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Photoshop CS5 One-on-One: Advanced, the second part of the popular and comprehensive series, updated for CS5, follows internationally renowned Photoshop guru Deke McClelland as he dives into the workings of Photoshop. He explores such digital-age wonders as the Levels and Curves commands, edge-detection filters, advanced compositing techniques, vector-based text, the Liquify filter, and Camera Raw. Deke also teaches tried-and-true methods for sharpening details, smoothing over wrinkles and imperfections, and enhancing colors without harming the original image. Exercise files accompany the course.
Recommended prerequisite: Photoshop CS5 One-on-One: Fundamentals.
All right, time for a brief recap. Here I am inside Slippery when wet.psd. If I go over to the droplets layer, right-click on it and choose Clear layer Style, then I dump away all those layer Effects, and I'm left with this kind of black tar pattern, and that's what we're trying to achieve over these first few exercises. We want to create these random blobs that are sort of glued together, black against transparency, so that we can see through to the underlying layers. And then it's ultimately the layer Effects that convert all that blackness into liquid.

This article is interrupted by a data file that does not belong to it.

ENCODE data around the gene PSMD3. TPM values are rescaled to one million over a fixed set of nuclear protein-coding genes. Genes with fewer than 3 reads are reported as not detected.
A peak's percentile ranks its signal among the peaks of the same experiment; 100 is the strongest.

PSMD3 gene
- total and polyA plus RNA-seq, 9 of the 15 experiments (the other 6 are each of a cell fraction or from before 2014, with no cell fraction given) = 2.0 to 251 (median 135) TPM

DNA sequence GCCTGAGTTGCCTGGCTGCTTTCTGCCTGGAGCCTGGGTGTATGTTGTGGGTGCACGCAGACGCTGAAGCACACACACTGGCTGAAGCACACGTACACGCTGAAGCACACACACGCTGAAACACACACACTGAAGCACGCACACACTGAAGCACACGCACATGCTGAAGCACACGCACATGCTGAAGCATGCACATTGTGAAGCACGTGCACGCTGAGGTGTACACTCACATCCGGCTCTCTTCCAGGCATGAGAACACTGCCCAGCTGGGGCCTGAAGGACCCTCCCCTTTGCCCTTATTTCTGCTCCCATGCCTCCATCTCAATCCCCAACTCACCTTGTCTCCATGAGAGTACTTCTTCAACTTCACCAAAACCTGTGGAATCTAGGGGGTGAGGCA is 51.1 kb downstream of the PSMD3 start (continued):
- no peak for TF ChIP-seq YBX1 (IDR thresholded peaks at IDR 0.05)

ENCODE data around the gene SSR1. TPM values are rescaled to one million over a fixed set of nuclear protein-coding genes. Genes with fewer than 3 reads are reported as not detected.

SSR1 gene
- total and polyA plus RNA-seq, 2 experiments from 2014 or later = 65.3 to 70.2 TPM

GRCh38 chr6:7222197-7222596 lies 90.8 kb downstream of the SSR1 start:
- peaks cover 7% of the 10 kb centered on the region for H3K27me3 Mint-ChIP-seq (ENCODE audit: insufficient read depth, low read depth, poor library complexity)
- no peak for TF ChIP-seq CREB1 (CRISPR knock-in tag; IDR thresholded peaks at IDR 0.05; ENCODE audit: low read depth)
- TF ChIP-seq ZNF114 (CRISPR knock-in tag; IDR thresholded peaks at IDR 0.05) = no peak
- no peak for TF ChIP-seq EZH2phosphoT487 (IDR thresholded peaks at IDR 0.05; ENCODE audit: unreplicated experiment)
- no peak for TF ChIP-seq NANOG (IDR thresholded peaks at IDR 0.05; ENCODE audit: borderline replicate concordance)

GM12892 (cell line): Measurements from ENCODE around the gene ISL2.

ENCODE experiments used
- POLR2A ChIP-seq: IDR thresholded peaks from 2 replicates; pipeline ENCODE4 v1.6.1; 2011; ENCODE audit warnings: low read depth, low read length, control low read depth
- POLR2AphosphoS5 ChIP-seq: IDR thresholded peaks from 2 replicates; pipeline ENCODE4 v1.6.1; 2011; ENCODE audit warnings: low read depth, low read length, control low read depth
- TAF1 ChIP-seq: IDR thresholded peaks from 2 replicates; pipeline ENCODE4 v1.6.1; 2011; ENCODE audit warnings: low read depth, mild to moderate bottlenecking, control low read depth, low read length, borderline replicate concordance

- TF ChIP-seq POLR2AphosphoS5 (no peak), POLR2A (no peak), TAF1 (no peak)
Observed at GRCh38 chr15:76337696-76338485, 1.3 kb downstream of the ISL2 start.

And it can be a variety of different kinds of liquid, as we'll see. I am going to go ahead and switch over to my work in progress here, which I've called Noise + GBlur.psd. And although it's very difficult to see here, we have some marginally dark gray blobs against a marginally lighter gray background. What we need to do is increase the contrast between the blobs in the background using an Adjustment layer known as Threshold. The idea is Threshold draws a line in the sand and says, all you guys that are darker than this line, you become black, everybody else becomes white, and that creates the ultimate contrast, just at a single line the contrast is drawn.
All right, to see how that works, I want you to bring up the Adjustments panel, and you can get to it if you loaded dekeKeys by pressing the F10 key. And then notice this middle icon in the third row, Threshold. I want you to Alt+Click on it here on the PC or Option+Click on the Mac, and we're going to call this guy, dropmaker. And I want you to turn on Use Previous layer to Create Clipping Mask. Then click OK, and right away you should see a bunch of blobs form inside your image. Now, notice the Threshold Level by default is 128.